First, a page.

there’s a lot of love/anger in this spreadsheet

  • 11 Sep 2012 at 11:34 AM

How Much Did The Government Make On AIG, Anyway?

AIG priced a giant stock offering last night at $32.50, making the government rich. A really really simple question you could ask about AIG is “how’s the government doing?” and I Googled around for the answer yesterday and got increasingly frustrated, then angry, then drunk. Why can’t someone tell me that? The answer has to do I think with competing interests and secrecy and embarrassment and innumeracy both real and tactical, and I could write a book about it but won’t.1 Instead, I will just tell you how the government is doing on AIG, and then you will know.2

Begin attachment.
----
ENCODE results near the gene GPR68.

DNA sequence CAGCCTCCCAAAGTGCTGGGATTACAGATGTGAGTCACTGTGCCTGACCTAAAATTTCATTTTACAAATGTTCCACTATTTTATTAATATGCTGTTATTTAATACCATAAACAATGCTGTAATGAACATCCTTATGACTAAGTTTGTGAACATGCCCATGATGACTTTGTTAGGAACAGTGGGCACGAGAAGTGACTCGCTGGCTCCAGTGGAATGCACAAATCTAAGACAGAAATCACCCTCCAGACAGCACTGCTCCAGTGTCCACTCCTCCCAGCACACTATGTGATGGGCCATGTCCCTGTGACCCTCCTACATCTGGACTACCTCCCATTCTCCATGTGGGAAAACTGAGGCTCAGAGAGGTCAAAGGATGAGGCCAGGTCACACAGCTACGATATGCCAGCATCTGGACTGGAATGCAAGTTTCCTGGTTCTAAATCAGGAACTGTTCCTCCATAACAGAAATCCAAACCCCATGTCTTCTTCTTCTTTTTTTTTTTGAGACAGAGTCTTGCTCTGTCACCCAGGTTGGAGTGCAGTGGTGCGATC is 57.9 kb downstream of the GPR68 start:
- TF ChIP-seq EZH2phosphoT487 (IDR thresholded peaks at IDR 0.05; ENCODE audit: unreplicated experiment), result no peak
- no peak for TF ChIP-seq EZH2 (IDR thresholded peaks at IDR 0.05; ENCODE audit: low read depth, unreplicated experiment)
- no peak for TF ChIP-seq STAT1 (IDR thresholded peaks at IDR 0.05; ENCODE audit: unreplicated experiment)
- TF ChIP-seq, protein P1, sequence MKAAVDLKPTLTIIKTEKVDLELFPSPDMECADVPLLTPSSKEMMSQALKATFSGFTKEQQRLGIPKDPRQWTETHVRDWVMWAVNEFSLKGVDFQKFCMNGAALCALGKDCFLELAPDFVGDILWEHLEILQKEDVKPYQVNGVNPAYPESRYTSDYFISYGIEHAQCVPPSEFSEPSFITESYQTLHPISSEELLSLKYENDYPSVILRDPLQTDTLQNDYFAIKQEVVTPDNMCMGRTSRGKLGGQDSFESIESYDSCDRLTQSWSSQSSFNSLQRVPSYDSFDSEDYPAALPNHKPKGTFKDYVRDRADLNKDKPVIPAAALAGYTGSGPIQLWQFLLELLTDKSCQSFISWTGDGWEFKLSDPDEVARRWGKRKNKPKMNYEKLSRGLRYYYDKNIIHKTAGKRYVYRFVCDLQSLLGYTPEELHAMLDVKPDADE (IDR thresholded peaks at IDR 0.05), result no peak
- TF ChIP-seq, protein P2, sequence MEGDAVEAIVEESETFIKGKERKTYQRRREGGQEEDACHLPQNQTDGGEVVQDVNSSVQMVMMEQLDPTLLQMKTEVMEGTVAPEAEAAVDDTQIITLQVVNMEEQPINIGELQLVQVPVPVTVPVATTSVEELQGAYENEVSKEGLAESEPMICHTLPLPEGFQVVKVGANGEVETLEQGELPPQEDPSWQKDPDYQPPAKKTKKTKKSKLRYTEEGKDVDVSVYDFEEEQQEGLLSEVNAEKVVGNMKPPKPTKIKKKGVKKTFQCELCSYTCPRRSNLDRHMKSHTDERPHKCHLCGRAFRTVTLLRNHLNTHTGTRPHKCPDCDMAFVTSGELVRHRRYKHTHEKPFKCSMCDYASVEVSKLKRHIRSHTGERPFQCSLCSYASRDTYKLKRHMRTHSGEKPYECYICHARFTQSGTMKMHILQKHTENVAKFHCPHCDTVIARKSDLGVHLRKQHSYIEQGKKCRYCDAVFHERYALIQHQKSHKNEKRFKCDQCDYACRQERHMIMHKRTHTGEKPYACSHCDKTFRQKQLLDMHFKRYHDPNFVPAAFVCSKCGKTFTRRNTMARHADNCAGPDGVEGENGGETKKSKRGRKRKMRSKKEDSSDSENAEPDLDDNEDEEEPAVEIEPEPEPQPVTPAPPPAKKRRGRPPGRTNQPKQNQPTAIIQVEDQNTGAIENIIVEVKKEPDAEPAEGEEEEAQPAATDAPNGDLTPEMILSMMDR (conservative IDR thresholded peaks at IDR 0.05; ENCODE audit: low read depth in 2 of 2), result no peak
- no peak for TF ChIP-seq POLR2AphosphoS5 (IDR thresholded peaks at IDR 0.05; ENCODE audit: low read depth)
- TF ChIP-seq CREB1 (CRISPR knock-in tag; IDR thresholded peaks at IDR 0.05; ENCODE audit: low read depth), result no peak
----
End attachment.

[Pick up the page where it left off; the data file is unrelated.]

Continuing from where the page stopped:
• The government has gotten back $12.3 $15 billion more than it put into AIG so far, plus it has about $10bn $8 billion worth of AIG shares left over. (This is what the government says too, to within rounding error.) [Update: revised for greenshoe exercise.]
  • So, great!
  • Its IRR is 3.2% 3.9%, or 5.7% if you assume it sold the remaining AIG shares today (which: it didn’t).
  • If you assume the government’s cost of capital for the bailout was 3.04%, or roughly 5-year Treasury rates as of the time they signed on to this almost 5-year bailout, then the government’s made an economic profit (returns in excess of cost of capital) of $600 million $3 billion, or $9.9 billion including the remaining AIG shares.
  • If you assume the appropriate discount rate for the bailout was 12%, or roughly what AIG’s initial Fed credit facility paid, then the government has undercharged AIG by about $26.3 $24.6 billion, or $19.7 billion including the remaining shares.
  • Neither is a good assumption.3
  • The end.

Here’s a chart:

Here is the math. Here is a footnote with sources, caveats, instructions for correcting errors, etc.4 Read more »